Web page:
The 2000 National Safety Survey

A four part series where occupational safety and health professionals speak out on OSHA standards and other issues that affect their efforts to make workplaces safer.

The fourth story a four part series where occupational safety and health professionals speak out on OSHA standards and other issues that affect their efforts to make workplaces safer.

Almost every safety and health professional has an opinion of OSHA. Many of them will not hesitate to tell anyone who asks what it is they like and do not like about the federal job safety agency, especially when it comes to standards.

So Occupational Hazards sought the viewpoint of hundreds of our readers this fall on OSHA and a variety of other issues that these safety and health professionals face in their jobs. Their answers are part of our second annual National Safety Survey.

When asked to rate OSHA's performance during the Clinton administration, most readers gave a lukewarm evaluation. A majority (72 percent combined) issued average (41 percent), fair (21 percent) or poor (10 percent) ratings in the five areas measured. Only 17 percent indicated OSHA did an excellent (2 percent) or a good (15 percent) job. The five areas rated were developing standards, inspecting workplaces, providing education and compliance assistance, providing national safety and health leadership, and focusing business on safety and health issues.

Dan Baldwin, corporate director of risk management and safety for 36,000-employee Leggett & Platt, the Carthage, Mo., manufacturer of engineered products was one of those who gave OSHA a poor rating in all five areas. He especially was critical of the agency's inspection practices. With most of his company's 250 plants in the United States, he has seen too many instances when OSHA inspections have been detrimental to safety efforts.

"OSHA works against us," Baldwin said, citing numerous examples of how inspections result in fines on items that never cause injuries, whereas inspectors issue no citations on items more likely to result in accidents. Further, he added, an inspector sometimes will tell a location that its safety program is in good shape, but that plant will have one of the company's highest injury rates.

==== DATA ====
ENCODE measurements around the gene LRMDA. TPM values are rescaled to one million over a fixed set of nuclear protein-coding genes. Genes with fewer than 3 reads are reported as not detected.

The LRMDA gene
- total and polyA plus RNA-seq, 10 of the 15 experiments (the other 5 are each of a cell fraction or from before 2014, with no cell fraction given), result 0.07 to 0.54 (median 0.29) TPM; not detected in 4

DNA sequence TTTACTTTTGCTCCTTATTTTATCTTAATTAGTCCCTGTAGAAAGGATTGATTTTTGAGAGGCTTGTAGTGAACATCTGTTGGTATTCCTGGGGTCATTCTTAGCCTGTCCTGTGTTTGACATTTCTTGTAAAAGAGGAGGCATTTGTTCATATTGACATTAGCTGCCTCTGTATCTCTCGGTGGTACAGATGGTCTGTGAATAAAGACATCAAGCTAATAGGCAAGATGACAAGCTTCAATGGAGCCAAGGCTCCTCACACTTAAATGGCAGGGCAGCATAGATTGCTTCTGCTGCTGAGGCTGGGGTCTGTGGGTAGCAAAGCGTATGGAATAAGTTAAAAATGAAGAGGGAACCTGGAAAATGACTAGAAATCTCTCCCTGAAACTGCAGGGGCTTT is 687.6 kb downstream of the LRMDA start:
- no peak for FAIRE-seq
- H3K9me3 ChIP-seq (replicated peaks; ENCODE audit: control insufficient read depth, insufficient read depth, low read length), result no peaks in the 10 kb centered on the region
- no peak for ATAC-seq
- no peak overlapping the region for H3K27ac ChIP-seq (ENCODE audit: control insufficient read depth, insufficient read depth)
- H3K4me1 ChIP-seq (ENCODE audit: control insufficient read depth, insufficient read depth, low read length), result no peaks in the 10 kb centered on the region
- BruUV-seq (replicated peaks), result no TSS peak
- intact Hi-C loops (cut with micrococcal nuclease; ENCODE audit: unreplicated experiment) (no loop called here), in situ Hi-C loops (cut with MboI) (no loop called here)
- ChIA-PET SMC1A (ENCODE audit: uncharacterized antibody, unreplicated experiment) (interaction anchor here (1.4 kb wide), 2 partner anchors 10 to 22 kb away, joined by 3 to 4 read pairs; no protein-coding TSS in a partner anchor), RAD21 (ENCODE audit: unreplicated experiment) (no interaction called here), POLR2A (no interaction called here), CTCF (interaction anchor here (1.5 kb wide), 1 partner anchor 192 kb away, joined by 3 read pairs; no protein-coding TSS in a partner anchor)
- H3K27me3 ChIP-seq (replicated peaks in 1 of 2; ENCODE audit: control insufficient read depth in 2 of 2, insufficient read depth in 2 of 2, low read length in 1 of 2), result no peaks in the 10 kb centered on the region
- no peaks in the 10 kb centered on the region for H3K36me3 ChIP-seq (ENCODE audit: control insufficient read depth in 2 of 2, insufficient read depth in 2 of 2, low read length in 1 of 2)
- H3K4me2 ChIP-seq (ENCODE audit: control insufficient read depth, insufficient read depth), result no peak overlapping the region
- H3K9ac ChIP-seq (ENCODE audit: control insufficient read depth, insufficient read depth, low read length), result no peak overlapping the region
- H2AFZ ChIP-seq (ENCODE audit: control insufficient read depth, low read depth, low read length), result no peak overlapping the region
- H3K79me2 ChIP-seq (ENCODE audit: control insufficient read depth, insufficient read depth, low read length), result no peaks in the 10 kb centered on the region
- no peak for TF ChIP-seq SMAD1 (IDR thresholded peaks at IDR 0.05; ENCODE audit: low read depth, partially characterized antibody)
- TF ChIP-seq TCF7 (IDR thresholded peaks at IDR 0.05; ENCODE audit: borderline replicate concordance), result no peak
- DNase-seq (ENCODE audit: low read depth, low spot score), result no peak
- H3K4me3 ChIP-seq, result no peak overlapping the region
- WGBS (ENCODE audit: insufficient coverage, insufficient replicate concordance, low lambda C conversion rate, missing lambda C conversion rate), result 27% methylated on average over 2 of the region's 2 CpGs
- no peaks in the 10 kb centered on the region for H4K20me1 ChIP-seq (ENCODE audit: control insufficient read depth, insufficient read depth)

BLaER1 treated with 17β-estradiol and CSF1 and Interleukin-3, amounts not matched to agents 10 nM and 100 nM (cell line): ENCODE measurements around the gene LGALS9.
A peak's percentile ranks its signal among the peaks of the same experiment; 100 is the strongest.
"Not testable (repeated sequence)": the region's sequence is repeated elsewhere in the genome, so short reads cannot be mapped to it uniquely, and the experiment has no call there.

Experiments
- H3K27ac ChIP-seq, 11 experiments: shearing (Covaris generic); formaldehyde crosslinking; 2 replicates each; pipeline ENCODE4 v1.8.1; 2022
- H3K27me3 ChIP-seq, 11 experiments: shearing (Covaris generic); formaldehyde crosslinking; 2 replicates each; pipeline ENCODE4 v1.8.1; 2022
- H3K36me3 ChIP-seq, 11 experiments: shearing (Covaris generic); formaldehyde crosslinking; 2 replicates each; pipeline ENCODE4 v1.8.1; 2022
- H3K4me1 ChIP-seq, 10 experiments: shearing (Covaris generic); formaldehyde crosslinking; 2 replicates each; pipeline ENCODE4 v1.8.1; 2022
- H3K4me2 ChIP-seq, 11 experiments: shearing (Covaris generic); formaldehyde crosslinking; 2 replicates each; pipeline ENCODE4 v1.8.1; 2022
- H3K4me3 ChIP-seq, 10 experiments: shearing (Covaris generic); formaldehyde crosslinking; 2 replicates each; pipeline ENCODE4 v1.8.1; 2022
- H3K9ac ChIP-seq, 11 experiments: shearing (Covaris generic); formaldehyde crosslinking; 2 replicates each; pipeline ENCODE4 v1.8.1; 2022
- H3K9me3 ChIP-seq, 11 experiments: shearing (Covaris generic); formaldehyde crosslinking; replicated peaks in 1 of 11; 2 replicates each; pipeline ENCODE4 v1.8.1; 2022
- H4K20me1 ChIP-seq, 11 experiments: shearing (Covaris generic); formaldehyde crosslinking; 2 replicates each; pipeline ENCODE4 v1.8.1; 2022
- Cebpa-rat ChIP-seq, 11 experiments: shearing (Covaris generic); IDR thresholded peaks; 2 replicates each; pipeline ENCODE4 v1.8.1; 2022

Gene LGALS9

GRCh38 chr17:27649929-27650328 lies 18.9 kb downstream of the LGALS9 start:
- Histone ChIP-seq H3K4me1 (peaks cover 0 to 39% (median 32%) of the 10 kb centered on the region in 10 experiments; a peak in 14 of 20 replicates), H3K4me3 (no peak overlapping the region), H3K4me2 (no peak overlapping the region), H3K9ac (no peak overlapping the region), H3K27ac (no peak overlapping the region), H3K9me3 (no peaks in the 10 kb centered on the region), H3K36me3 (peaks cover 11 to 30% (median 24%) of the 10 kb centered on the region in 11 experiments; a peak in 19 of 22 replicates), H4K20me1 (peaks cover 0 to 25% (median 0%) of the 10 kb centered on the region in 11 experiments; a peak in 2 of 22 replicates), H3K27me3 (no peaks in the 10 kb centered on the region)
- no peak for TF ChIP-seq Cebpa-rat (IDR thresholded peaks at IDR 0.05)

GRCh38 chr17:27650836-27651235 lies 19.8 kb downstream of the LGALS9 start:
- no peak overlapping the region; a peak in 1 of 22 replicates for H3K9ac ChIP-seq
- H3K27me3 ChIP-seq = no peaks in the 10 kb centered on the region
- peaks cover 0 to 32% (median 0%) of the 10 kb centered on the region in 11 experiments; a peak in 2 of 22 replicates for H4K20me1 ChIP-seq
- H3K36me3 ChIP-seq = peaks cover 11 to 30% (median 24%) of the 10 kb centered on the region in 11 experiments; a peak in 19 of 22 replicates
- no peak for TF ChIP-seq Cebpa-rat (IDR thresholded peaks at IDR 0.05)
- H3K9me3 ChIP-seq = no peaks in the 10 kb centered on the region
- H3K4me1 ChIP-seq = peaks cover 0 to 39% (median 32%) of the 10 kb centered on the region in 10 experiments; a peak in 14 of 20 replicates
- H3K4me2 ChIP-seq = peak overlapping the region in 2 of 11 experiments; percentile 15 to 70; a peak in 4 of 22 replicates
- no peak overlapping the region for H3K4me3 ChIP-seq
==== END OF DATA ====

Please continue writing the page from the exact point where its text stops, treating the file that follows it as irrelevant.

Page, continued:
"OSHA inspectors need to help management understand where injuries are coming from and find solutions to help them reduce injuries," Baldwin said. "If that happened, a lot more companies would welcome them, and OSHA would see more improvement from companies."

Cliff Stanley, safety manager for 700-employee Marion Composites in Marion, Va., has mixed feelings about OSHA's performance in the past eight years. While Stanley gives a poor rating to developing standards and a fair rating to inspecting workplaces, he concluded that the agency has done a good job of providing education and compliance assistance.

Stanley cites political infighting and resistance from industry groups as reasons that OSHA "has had difficulty in promulgating any standards that would have an impact in the workplace." When it comes to education and compliance assistance, he said, "you get a lot of management support and employee participation in those types of programs. That's what it really takes to make the workplace safe -- everybody working together. People respond better to positive reinforcement than they do fines."

Some readers were more favorable of OSHA. Stuart Stone, a safety compliance officer for New Jersey Machine in Lebanon, N.H., gave the agency excellent ratings for providing education and compliance assistance and national safety and health leadership. He awarded good ratings for the other three areas.

Stone commended OSHA for getting the word out about workplace safety issues, which helps sell safety to upper management. "It keeps management aware that my job needs to be done. It helps with funding and [being given] more time."

Improving Effectiveness

Despite battling against obstacles such as budget constraints and a lack of time and upper management support, many of our readers were able to make strides in the past year toward a safer workplace.

When asked what single action in 2000 has most improved the effectiveness of the safety and health program, many pointed to increased employee training. This included efforts to conduct more safety meetings, form committees and teach behavior-based safety.

At the L. Kunkin Associates facility in Pennsylvania, approximately 20 courses were taught this year, said Kratz, who works in the steel construction division. Not only did employees learn more about working safely, but it has opened up more lines of communication with employees regarding safety and health issues. Workers now discuss workplace safety topics frequently.

Stanley also was able to increase training efforts at Marion Composites. He initiated monthly safety training, with different topics discussed each time. Each month he includes safe procedures and housekeeping tips.

"I felt that training was the most important improvement I could make this year because, in the past, we might have only done occasional regulatory compliance training," he said. "Now we do monthly training that focuses everybody's attention routinely on doing things safely. In safety training, you repeat it loud and often. This gives us an opportunity to say it enough to get everybody's attention and give them the tools to be safe."

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